In this paper, we present HUS-Graph, an I/O-efficient out-of-core graph processing system with a hybrid update strat-egy. Our work is inspired by state-of-art shared-memory graph processing systems [10], [11] that utilize an adaptive push-pull model to handle graphs with different densities of active edges (percentage of active edges in all edges). When the density of active edges is sparse, these systems adopt a push-style model to only traverse the active edges and push updates to their destination vertices, which skips the process-ing of useless edges. When the density of active edges is dense, these systems adopt a pull-style model where each vertex collects data from its neighbors through its incoming edges and then updates its own value with the collected data, which eliminates atomic operations and enables full parallel-ism. By adaptively switching between these two update mod-els, the system can handle different active edges densities with optimized performance. We extend this hybrid solution to the disk-based scenario. However, this is non-trivial work due to the following reasons. First, in both push and pull models, the vertices access their neighbors to update or obtain data. This can cause a large number of random and fre-quent disk accesses in out-of-core systems when the vertex values are too large to be cached in memory, which impacts the overall performance. Second, in order to gain optimal per-formance, it requires us to explore an effective performance prediction mechanism that guides the system to adaptively switch between push and pull models. HUS-Graph solves these problems by adopting a locality-optimized graph repre-sentation and an I/O-based performance prediction method.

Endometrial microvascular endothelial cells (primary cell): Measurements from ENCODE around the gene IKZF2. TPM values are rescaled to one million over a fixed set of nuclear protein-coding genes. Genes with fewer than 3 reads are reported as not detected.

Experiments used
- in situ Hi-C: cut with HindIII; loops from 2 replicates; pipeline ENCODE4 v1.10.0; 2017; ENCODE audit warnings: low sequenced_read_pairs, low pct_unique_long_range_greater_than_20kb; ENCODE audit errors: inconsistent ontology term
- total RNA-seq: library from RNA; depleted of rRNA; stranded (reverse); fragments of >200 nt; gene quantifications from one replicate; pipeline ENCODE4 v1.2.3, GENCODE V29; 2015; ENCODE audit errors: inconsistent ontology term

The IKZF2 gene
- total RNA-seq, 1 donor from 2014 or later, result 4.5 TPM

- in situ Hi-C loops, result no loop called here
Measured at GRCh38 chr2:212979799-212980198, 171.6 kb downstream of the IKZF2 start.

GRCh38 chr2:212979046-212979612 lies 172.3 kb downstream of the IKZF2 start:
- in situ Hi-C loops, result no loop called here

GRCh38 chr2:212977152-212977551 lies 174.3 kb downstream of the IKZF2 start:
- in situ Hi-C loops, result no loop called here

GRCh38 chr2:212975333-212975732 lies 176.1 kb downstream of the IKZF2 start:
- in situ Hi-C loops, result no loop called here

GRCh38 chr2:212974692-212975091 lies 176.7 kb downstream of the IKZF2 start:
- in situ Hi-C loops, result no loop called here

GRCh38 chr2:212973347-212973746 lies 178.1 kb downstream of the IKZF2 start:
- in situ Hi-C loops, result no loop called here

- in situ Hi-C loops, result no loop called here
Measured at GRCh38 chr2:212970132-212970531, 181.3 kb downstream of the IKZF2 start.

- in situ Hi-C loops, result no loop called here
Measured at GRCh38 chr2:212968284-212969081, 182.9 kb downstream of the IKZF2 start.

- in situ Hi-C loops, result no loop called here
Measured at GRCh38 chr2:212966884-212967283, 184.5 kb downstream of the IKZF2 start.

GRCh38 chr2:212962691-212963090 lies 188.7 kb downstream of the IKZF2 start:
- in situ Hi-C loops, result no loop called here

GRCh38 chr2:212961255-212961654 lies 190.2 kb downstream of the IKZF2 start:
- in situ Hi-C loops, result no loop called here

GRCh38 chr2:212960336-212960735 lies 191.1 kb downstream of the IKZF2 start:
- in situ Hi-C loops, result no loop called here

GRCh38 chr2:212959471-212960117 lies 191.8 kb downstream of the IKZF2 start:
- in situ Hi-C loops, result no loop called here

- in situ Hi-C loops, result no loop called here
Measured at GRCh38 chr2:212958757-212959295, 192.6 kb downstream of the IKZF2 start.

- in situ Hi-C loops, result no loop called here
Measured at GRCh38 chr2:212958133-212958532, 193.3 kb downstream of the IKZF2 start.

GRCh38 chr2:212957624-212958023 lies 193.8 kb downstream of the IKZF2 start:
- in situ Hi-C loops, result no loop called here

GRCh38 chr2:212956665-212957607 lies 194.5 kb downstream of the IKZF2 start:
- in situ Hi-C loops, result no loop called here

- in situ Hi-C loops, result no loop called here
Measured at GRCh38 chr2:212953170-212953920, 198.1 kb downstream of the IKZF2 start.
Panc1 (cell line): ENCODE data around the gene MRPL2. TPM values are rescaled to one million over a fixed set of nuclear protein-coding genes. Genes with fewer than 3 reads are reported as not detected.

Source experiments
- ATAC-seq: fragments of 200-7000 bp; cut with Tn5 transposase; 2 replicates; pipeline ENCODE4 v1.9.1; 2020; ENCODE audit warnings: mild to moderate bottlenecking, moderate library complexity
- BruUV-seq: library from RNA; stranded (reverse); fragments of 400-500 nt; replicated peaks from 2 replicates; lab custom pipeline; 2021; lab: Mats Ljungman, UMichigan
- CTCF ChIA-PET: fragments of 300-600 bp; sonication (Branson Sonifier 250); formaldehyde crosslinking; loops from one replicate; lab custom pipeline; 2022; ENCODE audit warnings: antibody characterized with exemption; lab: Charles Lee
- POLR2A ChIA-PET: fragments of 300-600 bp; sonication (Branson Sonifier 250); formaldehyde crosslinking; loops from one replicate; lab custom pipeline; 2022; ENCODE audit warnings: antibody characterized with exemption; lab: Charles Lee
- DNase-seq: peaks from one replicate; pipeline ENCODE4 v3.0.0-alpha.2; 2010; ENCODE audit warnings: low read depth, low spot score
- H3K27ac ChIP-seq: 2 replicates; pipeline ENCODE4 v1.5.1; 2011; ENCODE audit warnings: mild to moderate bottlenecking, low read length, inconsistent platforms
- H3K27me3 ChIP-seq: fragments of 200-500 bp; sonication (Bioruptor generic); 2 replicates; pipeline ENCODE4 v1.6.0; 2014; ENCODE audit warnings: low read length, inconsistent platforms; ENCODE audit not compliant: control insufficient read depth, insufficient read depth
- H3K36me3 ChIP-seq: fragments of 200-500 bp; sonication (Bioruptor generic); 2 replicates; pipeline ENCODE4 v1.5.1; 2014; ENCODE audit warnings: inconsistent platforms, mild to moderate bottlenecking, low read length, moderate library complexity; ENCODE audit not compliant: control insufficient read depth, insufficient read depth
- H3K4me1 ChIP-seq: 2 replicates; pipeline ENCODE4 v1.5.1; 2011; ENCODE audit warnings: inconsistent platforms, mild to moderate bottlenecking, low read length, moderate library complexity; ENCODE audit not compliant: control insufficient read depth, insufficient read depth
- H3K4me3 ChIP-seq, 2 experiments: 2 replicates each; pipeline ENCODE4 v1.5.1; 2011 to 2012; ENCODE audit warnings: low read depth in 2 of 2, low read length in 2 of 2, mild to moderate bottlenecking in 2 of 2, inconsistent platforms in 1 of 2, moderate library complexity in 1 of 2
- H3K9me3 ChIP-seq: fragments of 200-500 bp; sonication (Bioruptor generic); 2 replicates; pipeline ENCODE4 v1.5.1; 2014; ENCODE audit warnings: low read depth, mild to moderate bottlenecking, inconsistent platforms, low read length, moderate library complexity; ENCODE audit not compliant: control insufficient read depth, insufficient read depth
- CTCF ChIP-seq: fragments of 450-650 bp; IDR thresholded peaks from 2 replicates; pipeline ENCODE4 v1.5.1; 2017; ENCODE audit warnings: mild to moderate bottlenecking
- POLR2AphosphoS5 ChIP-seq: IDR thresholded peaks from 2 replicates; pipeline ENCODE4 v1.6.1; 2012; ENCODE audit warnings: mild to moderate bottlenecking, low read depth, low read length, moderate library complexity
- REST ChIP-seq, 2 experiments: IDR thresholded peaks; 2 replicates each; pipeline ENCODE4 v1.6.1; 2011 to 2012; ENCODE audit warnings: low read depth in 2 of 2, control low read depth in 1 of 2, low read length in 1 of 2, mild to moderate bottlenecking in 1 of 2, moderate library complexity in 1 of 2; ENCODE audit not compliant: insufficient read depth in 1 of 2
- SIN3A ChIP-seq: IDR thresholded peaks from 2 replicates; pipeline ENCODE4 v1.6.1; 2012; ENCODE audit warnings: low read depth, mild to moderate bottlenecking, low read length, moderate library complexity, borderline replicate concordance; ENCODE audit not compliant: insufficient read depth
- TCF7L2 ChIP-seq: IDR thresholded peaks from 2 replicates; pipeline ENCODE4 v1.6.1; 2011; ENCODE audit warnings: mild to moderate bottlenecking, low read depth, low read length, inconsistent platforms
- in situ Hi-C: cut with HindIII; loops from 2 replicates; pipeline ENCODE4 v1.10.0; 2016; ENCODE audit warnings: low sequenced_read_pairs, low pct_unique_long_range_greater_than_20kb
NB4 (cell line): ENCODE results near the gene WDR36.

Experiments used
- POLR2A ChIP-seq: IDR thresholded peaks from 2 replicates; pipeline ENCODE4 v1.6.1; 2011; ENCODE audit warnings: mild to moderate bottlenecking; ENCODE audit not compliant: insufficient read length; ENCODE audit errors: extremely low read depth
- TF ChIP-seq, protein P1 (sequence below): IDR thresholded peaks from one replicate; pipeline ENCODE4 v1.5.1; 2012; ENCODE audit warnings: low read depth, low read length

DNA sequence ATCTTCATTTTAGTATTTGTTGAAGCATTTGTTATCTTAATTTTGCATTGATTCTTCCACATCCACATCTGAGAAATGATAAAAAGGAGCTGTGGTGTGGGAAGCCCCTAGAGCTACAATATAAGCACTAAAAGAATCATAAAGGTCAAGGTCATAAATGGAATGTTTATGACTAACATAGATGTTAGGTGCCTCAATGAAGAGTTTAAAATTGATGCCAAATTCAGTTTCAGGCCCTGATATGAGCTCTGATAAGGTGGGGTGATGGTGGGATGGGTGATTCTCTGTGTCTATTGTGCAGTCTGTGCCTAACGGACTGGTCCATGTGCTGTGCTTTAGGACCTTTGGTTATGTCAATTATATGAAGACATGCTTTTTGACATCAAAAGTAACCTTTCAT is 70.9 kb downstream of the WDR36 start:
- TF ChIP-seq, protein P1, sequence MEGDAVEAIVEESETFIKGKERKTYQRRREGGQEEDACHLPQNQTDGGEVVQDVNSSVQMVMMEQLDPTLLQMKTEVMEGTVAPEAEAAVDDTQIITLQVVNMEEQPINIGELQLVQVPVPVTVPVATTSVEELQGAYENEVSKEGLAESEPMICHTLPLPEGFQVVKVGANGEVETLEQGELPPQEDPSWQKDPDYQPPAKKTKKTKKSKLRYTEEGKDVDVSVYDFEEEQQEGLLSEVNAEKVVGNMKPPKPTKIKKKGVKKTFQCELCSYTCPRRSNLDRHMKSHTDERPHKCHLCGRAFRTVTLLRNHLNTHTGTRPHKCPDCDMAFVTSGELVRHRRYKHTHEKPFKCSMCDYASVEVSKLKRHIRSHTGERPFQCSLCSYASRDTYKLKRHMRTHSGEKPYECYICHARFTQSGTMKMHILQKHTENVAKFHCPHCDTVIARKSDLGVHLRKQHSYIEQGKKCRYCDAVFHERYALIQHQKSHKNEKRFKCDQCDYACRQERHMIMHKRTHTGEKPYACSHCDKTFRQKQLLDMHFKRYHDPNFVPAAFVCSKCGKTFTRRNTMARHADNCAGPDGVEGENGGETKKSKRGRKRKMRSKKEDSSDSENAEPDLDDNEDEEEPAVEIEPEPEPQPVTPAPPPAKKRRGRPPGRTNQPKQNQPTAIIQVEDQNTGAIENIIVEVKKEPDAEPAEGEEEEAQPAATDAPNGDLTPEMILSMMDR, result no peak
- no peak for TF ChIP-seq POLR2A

and corresponding source and destination vertices, access locality can be ensured under the dual-block representation.

Hybrid update strategy. HUS-Graph proposes two update models, Row-oriented Push (ROP) and Col-umn-oriented Pull (COP), to accommodate different computation and I/O loads. When running algorithms with sparse active edge sets, ROP only traverses the active edges and pushes updates to vertices, which avoids the loading of useless data. When running algo-rithms with dense active edge sets, COP streams all edges and updates vertices by pulling updates from neighbors, which overcomes the challenges of random disk accesses. For traversal-based algorithms, HUS-Graph also provides an immediate propagation-based vertex update scheme to accelerate the vertex states propagation and convergence speed. By utilizing an I/O-based performance prediction method, HUS-Graph can dynamically select the optimal update model based on the I/O load of the current iteration. Space-efficient storage format. To save the disk space and further reduce I/O traffic, HUS-Graph imple-ments a space-efficient storage format by combining several graph compression methods. Compared with our previous work [12], the space-efficient storage format can reduce disk consumption by up to 71 per-cent, which further significantly reduces I/O traffic and improves system performance with very little extra preprocessing and decompression time. Extensive experiments. We evaluate HUS-Graph on